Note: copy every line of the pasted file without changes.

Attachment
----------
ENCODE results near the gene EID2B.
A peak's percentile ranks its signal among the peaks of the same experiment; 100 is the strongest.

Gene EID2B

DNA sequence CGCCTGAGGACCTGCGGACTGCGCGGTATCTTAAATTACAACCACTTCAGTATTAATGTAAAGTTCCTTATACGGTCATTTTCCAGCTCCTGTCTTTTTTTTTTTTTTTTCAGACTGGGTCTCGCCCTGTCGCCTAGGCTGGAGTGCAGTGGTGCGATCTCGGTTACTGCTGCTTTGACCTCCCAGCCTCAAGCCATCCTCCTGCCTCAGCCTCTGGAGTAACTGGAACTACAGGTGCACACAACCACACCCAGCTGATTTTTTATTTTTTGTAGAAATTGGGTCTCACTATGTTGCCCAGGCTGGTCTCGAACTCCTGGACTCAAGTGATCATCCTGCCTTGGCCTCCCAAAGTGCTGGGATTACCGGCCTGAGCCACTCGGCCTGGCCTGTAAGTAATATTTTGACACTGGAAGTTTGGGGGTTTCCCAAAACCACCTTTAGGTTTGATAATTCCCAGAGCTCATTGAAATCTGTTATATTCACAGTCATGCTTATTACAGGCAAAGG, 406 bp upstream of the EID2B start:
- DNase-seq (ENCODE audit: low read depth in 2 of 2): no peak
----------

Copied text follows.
ENCODE results near the gene EID2B.
A peak's percentile ranks its signal among the peaks of the same experiment; 100 is the strongest.

Gene EID2B

DNA sequence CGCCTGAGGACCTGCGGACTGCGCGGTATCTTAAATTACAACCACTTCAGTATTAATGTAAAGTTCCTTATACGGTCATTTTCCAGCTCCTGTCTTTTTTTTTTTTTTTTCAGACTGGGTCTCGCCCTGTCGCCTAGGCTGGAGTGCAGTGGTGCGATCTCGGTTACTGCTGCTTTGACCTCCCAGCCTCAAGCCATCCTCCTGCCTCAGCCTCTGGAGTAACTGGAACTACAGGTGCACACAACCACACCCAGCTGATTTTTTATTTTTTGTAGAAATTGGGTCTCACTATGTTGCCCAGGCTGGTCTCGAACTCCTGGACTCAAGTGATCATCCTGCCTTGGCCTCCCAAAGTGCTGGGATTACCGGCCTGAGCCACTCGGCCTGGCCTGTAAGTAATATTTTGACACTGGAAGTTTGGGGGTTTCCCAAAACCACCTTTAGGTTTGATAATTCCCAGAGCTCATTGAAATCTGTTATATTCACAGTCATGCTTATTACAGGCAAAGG, 406 bp upstream of the EID2B start:
- DNase-seq (ENCODE audit: low read depth in 2 of 2): no peak